I know this is not something that we could easily ask SEI to implement, so it's more of a site moderation policy question. The post that inspired this question is here:


Though I haven't reviewed the file myself to know if these particular links fit my concerns, I think we really should have a general (no exceptions) policy about this.

The risk I foresee is that the capture files may contain sensitive personal or organizational information sent over the network in the clear, or in an easily recoverable format. While we obviously cannot be held responsible for the fact that the information was sent over any network in such form in the first place, or that it may exist in capture files uploaded to a third-party hosting site we don't control, or that links to the files are posted on our website, we may be criticized or acted upon (rightly or not) for allowing those links to remain unmoderated.

I suggest our policy be to remove such links on sight, but this is of course a policy that needs to be decided upon by the community - and, particularly, the "Blue Diamonds". Additionally, we should request (as was done not long ago in the case of a web vulnerability link) that SEI mods remove old edit history items which contain those links.

I've already removed the links from the post in question, here. However, they remain (for now) in the edit history in case this decision is reversed by the community and/or our "Blue Diamonds".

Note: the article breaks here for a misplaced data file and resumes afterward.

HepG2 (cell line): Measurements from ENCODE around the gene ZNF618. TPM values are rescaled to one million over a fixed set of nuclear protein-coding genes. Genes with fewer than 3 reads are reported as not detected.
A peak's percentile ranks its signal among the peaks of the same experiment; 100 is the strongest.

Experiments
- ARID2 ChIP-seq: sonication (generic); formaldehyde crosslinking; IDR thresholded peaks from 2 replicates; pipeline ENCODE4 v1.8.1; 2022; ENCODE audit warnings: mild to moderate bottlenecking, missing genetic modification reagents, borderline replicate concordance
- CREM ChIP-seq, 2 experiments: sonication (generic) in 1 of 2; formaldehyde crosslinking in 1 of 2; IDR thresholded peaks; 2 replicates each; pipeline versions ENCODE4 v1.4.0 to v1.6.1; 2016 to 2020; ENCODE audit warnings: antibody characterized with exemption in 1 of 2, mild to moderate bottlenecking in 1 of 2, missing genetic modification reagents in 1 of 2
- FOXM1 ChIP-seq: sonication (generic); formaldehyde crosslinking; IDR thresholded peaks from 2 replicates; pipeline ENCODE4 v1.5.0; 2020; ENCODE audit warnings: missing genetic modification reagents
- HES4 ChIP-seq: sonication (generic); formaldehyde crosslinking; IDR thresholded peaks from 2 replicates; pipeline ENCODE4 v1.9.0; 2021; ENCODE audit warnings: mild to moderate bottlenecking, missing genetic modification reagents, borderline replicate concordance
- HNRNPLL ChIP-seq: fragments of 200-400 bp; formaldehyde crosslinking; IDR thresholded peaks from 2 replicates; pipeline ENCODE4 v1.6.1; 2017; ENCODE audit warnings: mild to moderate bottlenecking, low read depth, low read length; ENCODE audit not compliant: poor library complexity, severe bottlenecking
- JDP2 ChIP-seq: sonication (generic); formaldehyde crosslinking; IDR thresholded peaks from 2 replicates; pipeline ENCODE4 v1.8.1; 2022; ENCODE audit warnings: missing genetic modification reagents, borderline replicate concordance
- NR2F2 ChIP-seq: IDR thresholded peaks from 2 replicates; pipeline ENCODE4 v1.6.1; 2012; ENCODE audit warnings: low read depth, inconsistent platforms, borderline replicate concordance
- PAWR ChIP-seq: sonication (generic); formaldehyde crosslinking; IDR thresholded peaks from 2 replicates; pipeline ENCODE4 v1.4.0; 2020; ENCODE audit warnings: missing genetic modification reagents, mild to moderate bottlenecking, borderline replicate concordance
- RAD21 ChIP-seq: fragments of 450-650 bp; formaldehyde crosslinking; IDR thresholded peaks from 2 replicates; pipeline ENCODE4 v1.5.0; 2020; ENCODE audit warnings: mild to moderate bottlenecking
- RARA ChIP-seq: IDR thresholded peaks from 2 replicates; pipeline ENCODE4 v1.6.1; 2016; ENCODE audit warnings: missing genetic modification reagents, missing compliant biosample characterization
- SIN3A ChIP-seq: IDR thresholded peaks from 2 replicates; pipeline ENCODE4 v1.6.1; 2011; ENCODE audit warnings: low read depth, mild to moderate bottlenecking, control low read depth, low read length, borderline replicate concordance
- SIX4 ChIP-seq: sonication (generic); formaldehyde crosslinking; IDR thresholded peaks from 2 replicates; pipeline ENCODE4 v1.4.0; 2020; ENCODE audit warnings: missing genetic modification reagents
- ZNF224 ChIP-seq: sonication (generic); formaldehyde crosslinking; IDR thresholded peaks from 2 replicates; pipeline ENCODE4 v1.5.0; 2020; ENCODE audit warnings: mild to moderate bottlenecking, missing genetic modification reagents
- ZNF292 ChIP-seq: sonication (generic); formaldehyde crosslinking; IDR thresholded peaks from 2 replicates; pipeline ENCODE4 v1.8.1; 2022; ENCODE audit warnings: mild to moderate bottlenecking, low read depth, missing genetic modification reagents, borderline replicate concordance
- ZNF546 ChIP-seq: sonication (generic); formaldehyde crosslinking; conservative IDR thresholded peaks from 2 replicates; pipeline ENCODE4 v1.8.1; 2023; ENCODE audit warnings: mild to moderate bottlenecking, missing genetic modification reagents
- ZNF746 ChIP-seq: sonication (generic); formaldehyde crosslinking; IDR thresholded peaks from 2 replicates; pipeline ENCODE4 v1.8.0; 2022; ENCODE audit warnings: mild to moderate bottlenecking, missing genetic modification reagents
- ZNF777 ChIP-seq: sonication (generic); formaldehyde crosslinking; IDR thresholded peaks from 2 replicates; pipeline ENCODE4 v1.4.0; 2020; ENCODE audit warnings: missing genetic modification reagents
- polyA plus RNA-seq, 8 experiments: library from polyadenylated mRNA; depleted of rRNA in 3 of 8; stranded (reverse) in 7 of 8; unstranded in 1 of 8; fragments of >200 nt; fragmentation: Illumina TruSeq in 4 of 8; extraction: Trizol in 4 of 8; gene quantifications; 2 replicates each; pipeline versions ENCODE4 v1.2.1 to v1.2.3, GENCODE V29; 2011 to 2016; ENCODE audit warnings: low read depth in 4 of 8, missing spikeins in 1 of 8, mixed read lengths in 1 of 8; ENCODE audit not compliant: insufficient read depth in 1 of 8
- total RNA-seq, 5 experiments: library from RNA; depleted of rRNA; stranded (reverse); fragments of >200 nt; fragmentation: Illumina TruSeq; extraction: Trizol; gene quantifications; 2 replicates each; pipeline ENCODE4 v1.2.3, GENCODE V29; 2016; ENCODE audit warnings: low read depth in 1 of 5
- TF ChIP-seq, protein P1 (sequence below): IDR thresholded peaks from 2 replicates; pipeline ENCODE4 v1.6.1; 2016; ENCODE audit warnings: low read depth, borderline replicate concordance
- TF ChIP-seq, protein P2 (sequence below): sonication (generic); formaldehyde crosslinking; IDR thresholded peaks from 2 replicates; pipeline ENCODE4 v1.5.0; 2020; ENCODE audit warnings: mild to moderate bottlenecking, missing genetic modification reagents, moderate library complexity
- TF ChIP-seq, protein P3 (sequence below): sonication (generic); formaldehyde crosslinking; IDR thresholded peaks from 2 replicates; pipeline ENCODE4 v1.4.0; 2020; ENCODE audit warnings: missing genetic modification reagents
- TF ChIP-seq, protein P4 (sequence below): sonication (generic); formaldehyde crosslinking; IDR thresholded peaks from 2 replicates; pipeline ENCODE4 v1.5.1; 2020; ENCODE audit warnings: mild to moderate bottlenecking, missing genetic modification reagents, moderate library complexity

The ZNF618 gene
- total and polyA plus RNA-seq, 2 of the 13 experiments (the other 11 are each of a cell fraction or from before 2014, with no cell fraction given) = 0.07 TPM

1 Answer 1


I think we really should have a general (no exceptions) policy about this.

I see nothing wrong with sharing pcap files in principle. You might be looking at one for self learning purposes - i.e. just a boring home network ladada NETBIOS INAMEMYPCAFTERSTARWARSCHARACTERS laadadadaaaa.(*)

That said, there is a potential for an individual to do some form of examination (warranted or not) on a network they do not own and publish the results here, accidentally letting on far more than they intended. There's also potential for an individual to publish a file that is part of a contracted analysis. I mean, people don't hire people who just publish sensitive stuff on the web or write their pentest contracts missing clauses that say "you won't publish what you find or any details of our network that might lead to an attack", do they? Do they? But there's still a potential.

But I think we can come a level down from that. Publishing an entire pcap dump and saying "hey guys, can haz help doing analysis?" is the equivalent of going to Stack Overflow with a 20,000 line perl program and saying "hey, there's an error somewhere in this, please help?!". The typical SO reaction is "we are not doing your job for you".

I suggest we deal with these under the same premise. Exactly what packets are you interested in? Reproduce those in the question, not some pastebin/file upload site I have to go to look at, download, pass through tcpdump. The chances of me bothering to do that are really very remote. I have enough crash dumps waiting on my desk at work...

This has the nice side effect of dealing with accidental leakages via these mechanisms. "We're not analysing your tcpdump for you unless you do some legwork and ask about what you're seeing" also means we'll either just close, edit in or otherwise mask the information.